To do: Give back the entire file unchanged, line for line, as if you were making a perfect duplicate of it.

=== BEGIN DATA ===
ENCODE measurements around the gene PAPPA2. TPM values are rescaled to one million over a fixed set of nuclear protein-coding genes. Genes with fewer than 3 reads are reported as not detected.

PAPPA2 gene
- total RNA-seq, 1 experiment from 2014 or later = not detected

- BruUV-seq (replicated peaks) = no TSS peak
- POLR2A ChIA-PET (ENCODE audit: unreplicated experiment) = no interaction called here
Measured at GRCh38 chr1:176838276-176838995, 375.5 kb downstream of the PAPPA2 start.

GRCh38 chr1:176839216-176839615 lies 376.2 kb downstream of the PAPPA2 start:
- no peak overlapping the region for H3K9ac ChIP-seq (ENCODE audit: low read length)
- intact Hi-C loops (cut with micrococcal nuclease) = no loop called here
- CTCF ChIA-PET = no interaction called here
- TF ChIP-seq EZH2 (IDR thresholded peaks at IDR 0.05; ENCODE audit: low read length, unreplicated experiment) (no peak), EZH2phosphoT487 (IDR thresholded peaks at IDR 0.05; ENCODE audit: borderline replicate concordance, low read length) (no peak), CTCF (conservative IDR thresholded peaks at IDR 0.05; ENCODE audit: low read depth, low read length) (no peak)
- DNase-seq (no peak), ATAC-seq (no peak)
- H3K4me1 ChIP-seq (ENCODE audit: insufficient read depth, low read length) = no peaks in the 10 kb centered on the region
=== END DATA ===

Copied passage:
ENCODE measurements around the gene PAPPA2. TPM values are rescaled to one million over a fixed set of nuclear protein-coding genes. Genes with fewer than 3 reads are reported as not detected.

PAPPA2 gene
- total RNA-seq, 1 experiment from 2014 or later = not detected

- BruUV-seq (replicated peaks) = no TSS peak
- POLR2A ChIA-PET (ENCODE audit: unreplicated experiment) = no interaction called here
Measured at GRCh38 chr1:176838276-176838995, 375.5 kb downstream of the PAPPA2 start.

GRCh38 chr1:176839216-176839615 lies 376.2 kb downstream of the PAPPA2 start:
- no peak overlapping the region for H3K9ac ChIP-seq (ENCODE audit: low read length)
- intact Hi-C loops (cut with micrococcal nuclease) = no loop called here
- CTCF ChIA-PET = no interaction called here
- TF ChIP-seq EZH2 (IDR thresholded peaks at IDR 0.05; ENCODE audit: low read length, unreplicated experiment) (no peak), EZH2phosphoT487 (IDR thresholded peaks at IDR 0.05; ENCODE audit: borderline replicate concordance, low read length) (no peak), CTCF (conservative IDR thresholded peaks at IDR 0.05; ENCODE audit: low read depth, low read length) (no peak)
- DNase-seq (no peak), ATAC-seq (no peak)
- H3K4me1 ChIP-seq (ENCODE audit: insufficient read depth, low read length) = no peaks in the 10 kb centered on the region